I've said before that this isn't DRM as I understand it, but you've hit the nail right on the head here. This is the threat.

Especially if music becomes exclusively streamed.. the new version can just appear overnight and nothing we can do about it, except pay for the new whatever is needed to play the files next time. And for whatever the method of piracy that will appear soon after because people won't get caught the second time.

 

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44 minutes ago, Eggcup The Daft said:

I've said before that this isn't DRM as I understand it

The technology described in the MQA patent has vast scope for DRM above what they have currently implemented.

 

44 minutes ago, Eggcup The Daft said:

Especially if music becomes exclusively streamed.. the new version can just appear overnight

Yes...  or even a version of the content is created or modified on-the-fly for a consumer.

 

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On 05/06/2018 at 3:42 PM, davewantsmoore said:

Hah.  I missed this one.

 

Right, so...

  • Nobody agrees on what "digital rights management" means.
  • Anybody who doesn't like the idea of DRM, does so because they want open standardised software.

What a kook.  How does this **** get printed in something like Stereophile.   >_<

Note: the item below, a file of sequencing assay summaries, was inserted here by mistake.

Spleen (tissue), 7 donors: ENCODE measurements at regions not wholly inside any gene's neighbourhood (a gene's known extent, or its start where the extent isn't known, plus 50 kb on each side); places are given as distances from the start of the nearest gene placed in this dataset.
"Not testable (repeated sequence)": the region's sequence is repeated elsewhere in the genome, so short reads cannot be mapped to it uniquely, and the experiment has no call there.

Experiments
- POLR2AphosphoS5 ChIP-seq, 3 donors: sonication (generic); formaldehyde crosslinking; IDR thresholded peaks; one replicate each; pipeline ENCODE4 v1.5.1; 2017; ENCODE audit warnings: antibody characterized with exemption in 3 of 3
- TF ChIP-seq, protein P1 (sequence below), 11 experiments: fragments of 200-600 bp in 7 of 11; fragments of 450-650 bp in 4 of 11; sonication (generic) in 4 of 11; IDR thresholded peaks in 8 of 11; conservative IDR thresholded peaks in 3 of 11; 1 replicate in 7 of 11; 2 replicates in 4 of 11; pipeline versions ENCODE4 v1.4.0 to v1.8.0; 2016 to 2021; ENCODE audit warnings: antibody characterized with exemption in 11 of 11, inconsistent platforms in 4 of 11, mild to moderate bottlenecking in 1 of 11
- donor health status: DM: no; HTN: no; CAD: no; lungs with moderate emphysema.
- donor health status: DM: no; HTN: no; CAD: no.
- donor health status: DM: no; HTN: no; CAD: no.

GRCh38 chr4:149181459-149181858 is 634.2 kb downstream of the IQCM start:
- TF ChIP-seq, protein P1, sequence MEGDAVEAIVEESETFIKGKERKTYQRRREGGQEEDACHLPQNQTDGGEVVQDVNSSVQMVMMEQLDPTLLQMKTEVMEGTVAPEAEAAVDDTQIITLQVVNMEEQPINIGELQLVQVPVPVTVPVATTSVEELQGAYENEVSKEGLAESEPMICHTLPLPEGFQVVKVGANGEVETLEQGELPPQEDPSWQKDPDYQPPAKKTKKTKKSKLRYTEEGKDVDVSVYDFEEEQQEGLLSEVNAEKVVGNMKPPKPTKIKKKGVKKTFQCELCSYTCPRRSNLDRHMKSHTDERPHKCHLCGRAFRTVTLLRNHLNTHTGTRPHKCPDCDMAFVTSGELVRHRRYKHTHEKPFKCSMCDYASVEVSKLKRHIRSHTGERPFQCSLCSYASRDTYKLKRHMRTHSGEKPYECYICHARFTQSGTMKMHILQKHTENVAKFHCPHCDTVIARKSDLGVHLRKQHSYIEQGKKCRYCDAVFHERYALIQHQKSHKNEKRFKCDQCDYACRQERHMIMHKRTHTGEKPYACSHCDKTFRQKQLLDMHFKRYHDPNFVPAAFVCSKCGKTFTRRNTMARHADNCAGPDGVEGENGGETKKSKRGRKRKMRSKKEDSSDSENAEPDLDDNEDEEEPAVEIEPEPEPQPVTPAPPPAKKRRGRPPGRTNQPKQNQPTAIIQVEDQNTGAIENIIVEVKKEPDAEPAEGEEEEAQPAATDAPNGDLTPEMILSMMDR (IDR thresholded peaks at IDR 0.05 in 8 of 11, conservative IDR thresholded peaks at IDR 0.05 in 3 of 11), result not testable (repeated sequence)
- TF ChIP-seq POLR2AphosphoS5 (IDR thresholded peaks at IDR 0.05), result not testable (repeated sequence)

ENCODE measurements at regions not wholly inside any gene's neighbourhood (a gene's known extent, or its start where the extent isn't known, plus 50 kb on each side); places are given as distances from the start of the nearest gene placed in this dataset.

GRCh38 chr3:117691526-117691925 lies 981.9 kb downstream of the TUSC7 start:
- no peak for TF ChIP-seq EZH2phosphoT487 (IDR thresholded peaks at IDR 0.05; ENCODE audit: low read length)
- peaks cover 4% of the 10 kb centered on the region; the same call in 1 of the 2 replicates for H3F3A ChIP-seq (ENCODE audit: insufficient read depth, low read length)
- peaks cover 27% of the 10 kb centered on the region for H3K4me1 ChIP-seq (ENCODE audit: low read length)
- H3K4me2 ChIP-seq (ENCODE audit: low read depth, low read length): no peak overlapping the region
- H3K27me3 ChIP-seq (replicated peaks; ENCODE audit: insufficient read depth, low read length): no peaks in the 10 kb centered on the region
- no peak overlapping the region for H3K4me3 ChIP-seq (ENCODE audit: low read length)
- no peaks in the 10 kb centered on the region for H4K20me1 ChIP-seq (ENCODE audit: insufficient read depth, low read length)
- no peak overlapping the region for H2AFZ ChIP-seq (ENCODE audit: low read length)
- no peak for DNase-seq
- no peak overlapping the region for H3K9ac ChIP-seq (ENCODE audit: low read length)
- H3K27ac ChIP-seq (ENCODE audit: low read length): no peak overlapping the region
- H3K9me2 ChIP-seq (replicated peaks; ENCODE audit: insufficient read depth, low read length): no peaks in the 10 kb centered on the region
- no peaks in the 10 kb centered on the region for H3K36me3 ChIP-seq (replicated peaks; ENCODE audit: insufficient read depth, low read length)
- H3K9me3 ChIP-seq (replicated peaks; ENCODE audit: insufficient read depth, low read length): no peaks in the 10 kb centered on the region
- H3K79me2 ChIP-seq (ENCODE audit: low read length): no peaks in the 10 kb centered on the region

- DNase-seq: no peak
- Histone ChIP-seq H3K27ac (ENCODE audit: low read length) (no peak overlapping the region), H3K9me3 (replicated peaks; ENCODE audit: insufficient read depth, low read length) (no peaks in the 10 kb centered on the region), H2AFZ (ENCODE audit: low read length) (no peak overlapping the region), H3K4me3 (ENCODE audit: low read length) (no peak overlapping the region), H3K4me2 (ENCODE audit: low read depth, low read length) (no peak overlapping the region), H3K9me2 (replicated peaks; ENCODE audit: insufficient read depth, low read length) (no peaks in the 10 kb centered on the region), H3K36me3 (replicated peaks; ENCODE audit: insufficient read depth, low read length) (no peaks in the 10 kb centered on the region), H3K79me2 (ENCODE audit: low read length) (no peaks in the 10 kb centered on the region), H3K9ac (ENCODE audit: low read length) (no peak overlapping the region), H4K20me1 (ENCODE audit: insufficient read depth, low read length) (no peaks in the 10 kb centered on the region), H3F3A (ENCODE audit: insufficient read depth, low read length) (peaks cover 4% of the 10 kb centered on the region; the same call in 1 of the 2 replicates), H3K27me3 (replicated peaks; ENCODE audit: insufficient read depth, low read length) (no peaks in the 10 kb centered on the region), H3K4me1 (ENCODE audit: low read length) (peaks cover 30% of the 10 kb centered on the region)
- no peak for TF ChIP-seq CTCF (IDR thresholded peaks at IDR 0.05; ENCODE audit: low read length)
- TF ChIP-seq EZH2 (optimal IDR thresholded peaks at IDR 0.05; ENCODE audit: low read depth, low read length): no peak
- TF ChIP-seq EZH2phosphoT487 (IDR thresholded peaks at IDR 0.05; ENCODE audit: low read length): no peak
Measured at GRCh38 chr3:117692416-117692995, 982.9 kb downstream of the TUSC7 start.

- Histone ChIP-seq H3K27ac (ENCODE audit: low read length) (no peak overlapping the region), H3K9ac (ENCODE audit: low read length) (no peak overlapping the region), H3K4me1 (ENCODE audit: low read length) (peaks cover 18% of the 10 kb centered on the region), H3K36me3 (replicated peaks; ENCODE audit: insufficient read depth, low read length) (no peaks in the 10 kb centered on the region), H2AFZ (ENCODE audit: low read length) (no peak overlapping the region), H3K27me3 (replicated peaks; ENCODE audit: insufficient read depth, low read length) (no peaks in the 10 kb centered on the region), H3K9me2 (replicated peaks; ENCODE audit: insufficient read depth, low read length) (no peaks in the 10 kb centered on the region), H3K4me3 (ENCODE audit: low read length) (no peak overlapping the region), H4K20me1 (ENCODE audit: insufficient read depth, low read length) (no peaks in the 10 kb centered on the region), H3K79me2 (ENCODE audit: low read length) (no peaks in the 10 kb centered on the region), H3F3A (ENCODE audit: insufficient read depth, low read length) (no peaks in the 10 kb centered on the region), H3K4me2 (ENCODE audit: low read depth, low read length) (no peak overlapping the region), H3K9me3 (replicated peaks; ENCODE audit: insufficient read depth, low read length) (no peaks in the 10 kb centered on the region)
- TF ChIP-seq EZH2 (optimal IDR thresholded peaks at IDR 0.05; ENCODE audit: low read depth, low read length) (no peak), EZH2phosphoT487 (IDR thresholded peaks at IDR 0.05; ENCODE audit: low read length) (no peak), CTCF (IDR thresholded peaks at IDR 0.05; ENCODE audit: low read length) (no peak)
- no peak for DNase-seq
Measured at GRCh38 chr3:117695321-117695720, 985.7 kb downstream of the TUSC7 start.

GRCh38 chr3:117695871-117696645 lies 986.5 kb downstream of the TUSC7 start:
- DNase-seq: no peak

Very funny. :) Stereophile having standards. 😂

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Actually Stereophile is one of the better audiophile magazines IMHO - editor John Atkinson is not a charlatan and has a science background as do some of his writers, including Jim Austin whose article I quoted.  The full article can be found at

https://www.stereophile.com/content/mqa-contextualized

Read BOTH pages - I find it pretty balanced, pointing out MQA's strengths and weaknesses/dangers.

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4 minutes ago, legend said:

Actually Stereophile is one of the better audiophile magazines IMHO - editor John Atkinson is not a charlatan and has a science background as do some of his writers, including Jim Austin whose article I quoted.  The full article can be found at

https://www.stereophile.com/content/mqa-contextualized

Read BOTH pages - I find it pretty balanced, pointing out MQA's strengths and weaknesses/dangers.

It took them an awfully long time to write anything vaguely balanced about MQA.

 

I suspect that if people like Archimago hadn't asked hard questions they would have continued to write articles that looked very much like paid advertisements

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1 hour ago, legend said:

Actually Stereophile is one of the better audiophile magazines IMHO

It is, but that's not saying a lot  ;)

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1 hour ago, legend said:

Actually Stereophile is one of the better audiophile magazines IMHO - editor John Atkinson is not a charlatan and has a science background as do some of his writers, including Jim Austin whose article I quoted.  The full article can be found at

https://www.stereophile.com/content/mqa-contextualized

Read BOTH pages - I find it pretty balanced, pointing out MQA's strengths and weaknesses/dangers.

I thought it was pretty below-average.

 

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Those militantly opposed to MQA think it sounds bad

There'll always be people who thinks something "sounds bad" ..... it's a normal and expected orccurance with "listeng tests", especially poorly controlled ones.